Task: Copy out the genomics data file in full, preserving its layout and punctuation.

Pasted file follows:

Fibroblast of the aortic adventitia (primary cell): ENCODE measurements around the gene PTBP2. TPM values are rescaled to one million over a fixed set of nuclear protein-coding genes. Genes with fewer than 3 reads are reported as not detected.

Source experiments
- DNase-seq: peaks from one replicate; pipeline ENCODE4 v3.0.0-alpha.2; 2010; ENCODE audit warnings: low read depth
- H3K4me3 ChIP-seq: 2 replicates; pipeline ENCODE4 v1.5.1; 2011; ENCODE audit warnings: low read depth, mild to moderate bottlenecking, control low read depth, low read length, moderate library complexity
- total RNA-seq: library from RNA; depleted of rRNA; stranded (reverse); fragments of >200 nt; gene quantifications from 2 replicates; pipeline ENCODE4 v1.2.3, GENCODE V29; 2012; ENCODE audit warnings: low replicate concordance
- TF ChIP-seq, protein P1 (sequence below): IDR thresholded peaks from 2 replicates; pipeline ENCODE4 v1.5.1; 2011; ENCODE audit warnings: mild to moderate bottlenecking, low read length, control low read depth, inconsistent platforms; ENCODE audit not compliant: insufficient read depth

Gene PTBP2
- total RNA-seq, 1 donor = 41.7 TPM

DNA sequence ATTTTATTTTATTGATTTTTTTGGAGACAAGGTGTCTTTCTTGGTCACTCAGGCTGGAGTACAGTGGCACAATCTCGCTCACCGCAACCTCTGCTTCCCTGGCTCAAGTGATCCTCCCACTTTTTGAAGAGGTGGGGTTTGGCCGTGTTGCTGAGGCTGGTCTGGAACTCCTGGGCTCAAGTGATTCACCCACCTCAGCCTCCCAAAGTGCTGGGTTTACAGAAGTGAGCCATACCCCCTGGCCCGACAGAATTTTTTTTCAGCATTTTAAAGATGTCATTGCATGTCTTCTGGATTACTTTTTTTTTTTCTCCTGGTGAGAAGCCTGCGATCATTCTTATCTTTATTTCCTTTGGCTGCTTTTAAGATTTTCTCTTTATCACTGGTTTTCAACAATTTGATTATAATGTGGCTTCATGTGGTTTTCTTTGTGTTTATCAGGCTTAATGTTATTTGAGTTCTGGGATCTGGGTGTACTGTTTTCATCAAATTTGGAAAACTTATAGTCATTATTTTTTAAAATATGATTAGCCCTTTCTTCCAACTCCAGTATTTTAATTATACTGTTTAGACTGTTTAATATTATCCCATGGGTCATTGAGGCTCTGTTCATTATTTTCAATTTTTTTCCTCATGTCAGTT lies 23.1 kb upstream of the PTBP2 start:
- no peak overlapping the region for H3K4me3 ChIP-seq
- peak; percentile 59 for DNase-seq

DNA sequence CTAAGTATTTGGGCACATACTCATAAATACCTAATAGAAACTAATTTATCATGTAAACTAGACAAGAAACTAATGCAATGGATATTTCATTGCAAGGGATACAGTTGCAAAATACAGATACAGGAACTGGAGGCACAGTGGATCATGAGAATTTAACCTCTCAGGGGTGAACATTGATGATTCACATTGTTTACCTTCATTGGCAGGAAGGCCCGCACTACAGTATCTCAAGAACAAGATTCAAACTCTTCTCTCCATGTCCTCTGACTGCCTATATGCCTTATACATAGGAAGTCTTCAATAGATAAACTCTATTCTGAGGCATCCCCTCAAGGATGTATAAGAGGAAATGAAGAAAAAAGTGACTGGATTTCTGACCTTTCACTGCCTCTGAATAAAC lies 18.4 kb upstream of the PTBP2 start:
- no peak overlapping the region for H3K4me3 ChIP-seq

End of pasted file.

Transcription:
Fibroblast of the aortic adventitia (primary cell): ENCODE measurements around the gene PTBP2. TPM values are rescaled to one million over a fixed set of nuclear protein-coding genes. Genes with fewer than 3 reads are reported as not detected.

Source experiments
- DNase-seq: peaks from one replicate; pipeline ENCODE4 v3.0.0-alpha.2; 2010; ENCODE audit warnings: low read depth
- H3K4me3 ChIP-seq: 2 replicates; pipeline ENCODE4 v1.5.1; 2011; ENCODE audit warnings: low read depth, mild to moderate bottlenecking, control low read depth, low read length, moderate library complexity
- total RNA-seq: library from RNA; depleted of rRNA; stranded (reverse); fragments of >200 nt; gene quantifications from 2 replicates; pipeline ENCODE4 v1.2.3, GENCODE V29; 2012; ENCODE audit warnings: low replicate concordance
- TF ChIP-seq, protein P1 (sequence below): IDR thresholded peaks from 2 replicates; pipeline ENCODE4 v1.5.1; 2011; ENCODE audit warnings: mild to moderate bottlenecking, low read length, control low read depth, inconsistent platforms; ENCODE audit not compliant: insufficient read depth

Gene PTBP2
- total RNA-seq, 1 donor = 41.7 TPM

DNA sequence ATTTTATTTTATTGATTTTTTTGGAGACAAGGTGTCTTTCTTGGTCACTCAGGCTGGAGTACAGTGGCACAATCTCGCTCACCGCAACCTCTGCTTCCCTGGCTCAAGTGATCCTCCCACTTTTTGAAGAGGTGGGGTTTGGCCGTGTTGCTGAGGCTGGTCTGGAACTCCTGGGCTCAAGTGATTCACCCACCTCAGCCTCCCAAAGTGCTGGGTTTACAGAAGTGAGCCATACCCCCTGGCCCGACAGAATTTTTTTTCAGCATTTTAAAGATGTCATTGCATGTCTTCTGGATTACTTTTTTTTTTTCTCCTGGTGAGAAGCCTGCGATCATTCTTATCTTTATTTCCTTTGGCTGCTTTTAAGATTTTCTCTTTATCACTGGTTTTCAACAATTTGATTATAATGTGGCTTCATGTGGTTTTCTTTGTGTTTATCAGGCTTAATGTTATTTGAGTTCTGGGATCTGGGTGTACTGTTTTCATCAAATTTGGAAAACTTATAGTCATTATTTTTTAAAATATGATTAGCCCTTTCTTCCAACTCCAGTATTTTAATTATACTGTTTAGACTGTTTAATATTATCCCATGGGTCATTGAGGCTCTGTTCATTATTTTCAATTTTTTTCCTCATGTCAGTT lies 23.1 kb upstream of the PTBP2 start:
- no peak overlapping the region for H3K4me3 ChIP-seq
- peak; percentile 59 for DNase-seq

DNA sequence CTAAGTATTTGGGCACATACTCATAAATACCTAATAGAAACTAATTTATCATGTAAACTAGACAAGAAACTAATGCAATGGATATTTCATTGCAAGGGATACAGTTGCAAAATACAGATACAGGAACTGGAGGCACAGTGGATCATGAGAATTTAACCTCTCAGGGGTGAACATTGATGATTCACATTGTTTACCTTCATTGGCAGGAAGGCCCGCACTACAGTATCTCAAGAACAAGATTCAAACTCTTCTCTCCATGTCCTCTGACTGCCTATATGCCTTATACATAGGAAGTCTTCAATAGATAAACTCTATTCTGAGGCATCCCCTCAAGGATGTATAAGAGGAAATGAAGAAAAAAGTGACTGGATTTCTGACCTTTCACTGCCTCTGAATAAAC lies 18.4 kb upstream of the PTBP2 start:
- no peak overlapping the region for H3K4me3 ChIP-seq